As ski areas open across the country, the nonprofit trade association that tracks numbers on and off the slopes lets loose an avalanche of statistics showing specific trends while counting how many people are on the trails.
Let’s cut to the chase. According to SnowSports Industries America (SIA), a member-owned trade association, the 2012-13 season was not a stellar year for the industry given the lackluster early start, bouts of rain, and warm spells. But there was a nice end that produced a wave of momentum coming into this season.
“If it doesn’t snow and it’s not cold, the consumers in our market aren’t thinking about it,” said the organization’s research director Kelly Davis.
But energy is up.
“We are going into this season with a fairly stoked consumer base,” she said. “Consumers are ready to ski, ride, and buy.”
The snow continued to fall through the end of last season helping for a surge in last season sales and participation. The season ended with a total of $3.4 billion in sales across all channels, up three percent.
But overall, there’s been a drop in the total number of snowsports participants, with the 2012-13 season showing the lowest number of alpine skiers, snowboarders, and cross-country skiers in four seasons.
Last season there were 8,243,000 alpine participants, 7,351,000 riders, and 3,307,000 Nordic skiers. That’s down some from a high showing during the snowy 2010-11 season showing 11,504,000 skiers, 8,196,000 snowboarders, and 4,530,000 cross-country enthusiasts.
According to SIA, the drop in alpine participation is likely due to the increase in popularly of park and pipe skiing, which is up 30 percent to some 5.4 million snow lovers.
For Nordic skiers, some 42 percent are between the ages of 25 and 44, and made it to the trails about nine times last season. Cross-country is also the most popular snow sport for those over age 65 with some 5.3 percent of Nordic skiers being 65-plus.
The Rockies continue to attract the largest number of skier visits, with 19.5 million last season followed by the Northeast at 13.3 million and the Pacific Northwest at 11.6 million. The trade association registered a total of 56.6 million skier visits.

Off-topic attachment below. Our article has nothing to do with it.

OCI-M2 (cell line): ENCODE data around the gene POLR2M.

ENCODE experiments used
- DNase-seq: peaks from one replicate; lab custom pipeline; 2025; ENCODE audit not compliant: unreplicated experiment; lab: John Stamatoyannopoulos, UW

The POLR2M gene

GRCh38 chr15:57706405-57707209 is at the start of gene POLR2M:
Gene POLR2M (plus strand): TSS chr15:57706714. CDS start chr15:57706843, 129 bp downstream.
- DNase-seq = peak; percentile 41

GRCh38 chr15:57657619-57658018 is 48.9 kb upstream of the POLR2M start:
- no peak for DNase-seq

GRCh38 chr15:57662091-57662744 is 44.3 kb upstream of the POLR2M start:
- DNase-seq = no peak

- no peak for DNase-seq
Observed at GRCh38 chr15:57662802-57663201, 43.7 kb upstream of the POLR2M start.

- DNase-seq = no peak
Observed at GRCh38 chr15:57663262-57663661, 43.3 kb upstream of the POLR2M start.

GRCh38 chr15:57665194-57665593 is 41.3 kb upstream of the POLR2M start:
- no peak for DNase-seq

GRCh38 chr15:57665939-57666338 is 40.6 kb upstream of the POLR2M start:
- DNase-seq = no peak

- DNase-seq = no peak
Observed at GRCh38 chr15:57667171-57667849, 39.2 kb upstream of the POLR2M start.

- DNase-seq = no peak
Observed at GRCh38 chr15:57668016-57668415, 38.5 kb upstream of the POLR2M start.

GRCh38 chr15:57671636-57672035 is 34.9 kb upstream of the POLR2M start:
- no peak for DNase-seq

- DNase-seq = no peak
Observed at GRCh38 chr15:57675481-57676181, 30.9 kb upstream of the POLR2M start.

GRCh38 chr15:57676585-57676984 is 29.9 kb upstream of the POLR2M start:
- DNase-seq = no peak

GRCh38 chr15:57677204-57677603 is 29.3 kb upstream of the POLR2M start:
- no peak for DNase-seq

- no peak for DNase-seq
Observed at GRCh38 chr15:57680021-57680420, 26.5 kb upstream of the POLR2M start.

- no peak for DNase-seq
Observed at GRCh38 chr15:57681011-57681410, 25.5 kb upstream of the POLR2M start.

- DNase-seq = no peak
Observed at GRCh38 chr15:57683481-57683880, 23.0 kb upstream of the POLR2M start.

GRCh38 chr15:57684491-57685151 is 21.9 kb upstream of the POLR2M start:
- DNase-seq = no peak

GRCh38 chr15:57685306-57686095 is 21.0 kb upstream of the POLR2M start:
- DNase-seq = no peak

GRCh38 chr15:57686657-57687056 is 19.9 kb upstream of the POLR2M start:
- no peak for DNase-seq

When it comes to buying habits, there’s a fairly even division among apparel, equipment, and accessories. Consumers spent $1,783,772,393 last season with some 34 percent of that being spent on apparel and accessories each, with the remaining 32 percent on equipment.
Though consumers go to brick and mortar stores, their online habits are growing, with purchases made from a screen increasing steadily since 2007-08 with some $750 million of goods bought that way.
What’s trending on snow?
Retailers are seeing notable surges in both action-camera sales and backcountry equipment, from splitboards to alpine boots used to allow skiers to schuss up a trail and then ski down.
According to figures supplied by Snowsports Industries America, action camera sales are soaring, up 49 percent to $43 million in sales.
“The new status symbol is experience,” said Davis.
With a rise in ski areas offering backcountry and sidecountry options, there’s also an uptick in the sales of alpine/AT boots, which allow skiers freeheel action as they huff it up the trails. Used with alpine touring bindings, the boots have rubber/Vibram souls. This season, more than 77,000 of them were sold compared to 29,000 last season.
“That way they are making a downhill ski into a cross-country ski,” said John Sullivan, owner of East Coast Alpine.
Sales of lighter, more technical AT/Randonee boots are up 60 percent to $6.8 million in sales.
Though still a small category, splitboards—snowboards that be taken apart to use as skis for the uphill trek and then put back together for the ride down—are up six percent.
The sales of climbing skins were up 10 percent in units sold to 26,000 and up 10 percent in dollars sold to $3.6 million.
According to Davis, the industry is working on an education program designed for skiers heading into backcountry terrain.